The HFAF visit to India

The recollections of the Grand Master and the Provincial Grand Master provided the information for the diary of this trip.

by Christine Chapman – Most Worshipful Grand Master

On Friday November 25th a party of 20 HFAF Women Freemasons gathered at Heathrow ready for their historic journey to Delhi.  The team included 5 members who had flown over from Spain the previous day to be a part of this ground-breaking and historic mission. Our experience ranged from a few years to long-serving and high ranking members of Grand Lodge including myself and the Deputy Provincial Grand Master Brenda Cook.The rigours of the nine hour flight were soon forgotten when we arrived at Delhi to be greeted by a welcome sign and garlands of chrysanthemums and flowers. It was now Saturday 26th November.

We arrived in India in the middle of a currency crisis and there was no Indian money available either at the airport or even at our hotel. Great way to save money! The hotel was in fact a club and the rooms were very comfortable and heaven of heavens they contained a kettle and teabags. Our Indian hosts had placed a goody bag of snacks in all our rooms. They had also arranged all our hotel meals. So our first taste of Indian food was lunch.  We had been  invited to a welcome event to celebrate our arrival, so after the mandatory rest to try and recover from jet lag, we congregated outside on the club lawns for a cultural evening. We were all presented with pink scarves and special bangles which were made of resin.  Then myself, the Provincial Grand Master and the Grand Inspector General were invited to light a special lamp and Hindi mantras were chanted to bless our visit.  The food and drink were soon flowing and our soon to be brethren entertained us with song and dance. We all introduced ourselves and it wasn’t long before we felt compelled to join in the dancing.

Sunday was the first day of labour during which we set out the lodge room and by 10am we were ready for the rehearsal. Although we had already worked out how we would handle 20 candidates for both Initiation and Passing, we still had to put it into practice. Refreshments were available throughout the day and we had a break for lunch.

Monday 28th November was a truly memorable day for us and I can remember feeling very emotional as the first candidates entered the room. Nine hours later all twenty candidates had taken the first two degrees of our ceremonies of admission. The work was shared out amongst the brethren including the Deputy Provincial  Grand Master who was a willing volunteer and some who were in the Chair as Worshipful Masters in the morning were also outside acting as Stewards and Instructors in the afternoon. None of it would have worked without the hard work put in by the brethren acting as Stewards who had to help prepare twenty nervous ladies who had to be reassured that nothing terrible was going to happen to them.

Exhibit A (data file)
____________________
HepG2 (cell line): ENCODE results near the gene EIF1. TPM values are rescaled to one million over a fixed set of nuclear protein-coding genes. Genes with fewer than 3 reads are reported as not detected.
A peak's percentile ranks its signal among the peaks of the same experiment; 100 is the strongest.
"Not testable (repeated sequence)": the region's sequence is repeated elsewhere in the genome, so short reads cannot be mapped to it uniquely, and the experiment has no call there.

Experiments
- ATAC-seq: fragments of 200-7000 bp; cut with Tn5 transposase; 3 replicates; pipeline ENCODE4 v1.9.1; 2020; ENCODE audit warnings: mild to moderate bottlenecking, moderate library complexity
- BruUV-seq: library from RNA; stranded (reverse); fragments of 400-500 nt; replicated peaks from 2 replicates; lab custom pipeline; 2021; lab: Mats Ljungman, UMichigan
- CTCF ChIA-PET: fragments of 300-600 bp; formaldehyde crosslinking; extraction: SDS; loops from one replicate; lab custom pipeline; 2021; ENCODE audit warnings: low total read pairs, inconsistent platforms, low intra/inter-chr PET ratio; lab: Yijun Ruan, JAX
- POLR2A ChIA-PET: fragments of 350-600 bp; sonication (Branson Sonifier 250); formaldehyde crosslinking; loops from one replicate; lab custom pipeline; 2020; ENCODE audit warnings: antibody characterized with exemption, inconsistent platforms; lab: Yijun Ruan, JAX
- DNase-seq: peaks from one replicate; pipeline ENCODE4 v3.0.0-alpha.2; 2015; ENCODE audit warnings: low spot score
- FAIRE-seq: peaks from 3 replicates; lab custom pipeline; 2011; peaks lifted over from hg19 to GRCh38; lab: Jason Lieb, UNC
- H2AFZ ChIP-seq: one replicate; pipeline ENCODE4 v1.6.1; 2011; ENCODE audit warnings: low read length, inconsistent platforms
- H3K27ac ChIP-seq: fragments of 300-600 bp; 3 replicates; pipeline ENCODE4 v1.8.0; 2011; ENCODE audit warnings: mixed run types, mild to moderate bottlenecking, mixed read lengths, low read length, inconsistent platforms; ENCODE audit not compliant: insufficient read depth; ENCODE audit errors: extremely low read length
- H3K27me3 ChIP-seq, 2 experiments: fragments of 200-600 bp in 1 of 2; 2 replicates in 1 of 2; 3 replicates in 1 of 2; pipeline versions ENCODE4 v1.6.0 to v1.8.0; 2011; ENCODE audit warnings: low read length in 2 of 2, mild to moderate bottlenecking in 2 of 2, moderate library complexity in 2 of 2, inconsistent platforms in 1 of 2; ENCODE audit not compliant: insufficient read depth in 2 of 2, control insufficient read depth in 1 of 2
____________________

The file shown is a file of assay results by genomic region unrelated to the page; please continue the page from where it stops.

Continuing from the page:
Tuesday 29th November saw our rehearsals for the Third Degree which was more complicated and saw all of us involved even myself and the Deputy Provincial Grand Master. Fortunately for us one of our Indian ladies had volunteered to try and obtain some currency for us and at the end of day we had all received  1600 rupees, which was the equivalent of £20. We felt rich and some of our brethren felt the need to go shopping immediately! They ordered taxis from reception and found the local M & S as well as the Sari stores. They survived the taxi rides which for some proved hair-raising as the driver insisted on driving the wrong way up the motorway but eventually they all found their way safely back to the hotel.

Wednesday 30th November

Our day of rest, what a misnomer! We were all assembled at 7:3am to depart for the Taj Mahal. The autumn had arrived in Delhi and the roads were completely shrouded in thick fog. So it was with some trepidation that we boarded our coach for Agra. Indian driving is something which can only be described as gung-ho at the best and suicidal at the worst. It is literally every driver for himself. Lane discipline is non-existent and the omnipresent cows wandered all over the roads and yet were never hit. We had been provided with picnic boxes to sustain us during our trip. We had thought it would be a three hour trip but due to the effect of the fog on the traffic it was more like six hours. But even as we arrived in Agra the sun came out and the fog dissipated. Some of our newer brethren came with us to escort us and shepherd us like recalcitrant sheep in case we got lost. The pink scarves which we all wore served a very useful purpose in identifying us amongst the crowd of people.

The Taj Mahal did not disappoint and its majestic splendour shone out as we appoached. The Taj is in fact a 17th century mausoleum built by Shah Jahan for his wife who died in childbirth. It is one of the seven wonders of the world. We then adjourned to the nearby Four Seasons Hotel where lunch had been arranged for us. Due to the delay we were running late and it was decided not to visit another mausoleum but instead to visit the Kohinoor Jewellery museum. This was indeed a very rewarding visit as we saw some fine examples of the amazing 3D embroidery work of Padmashi Sham.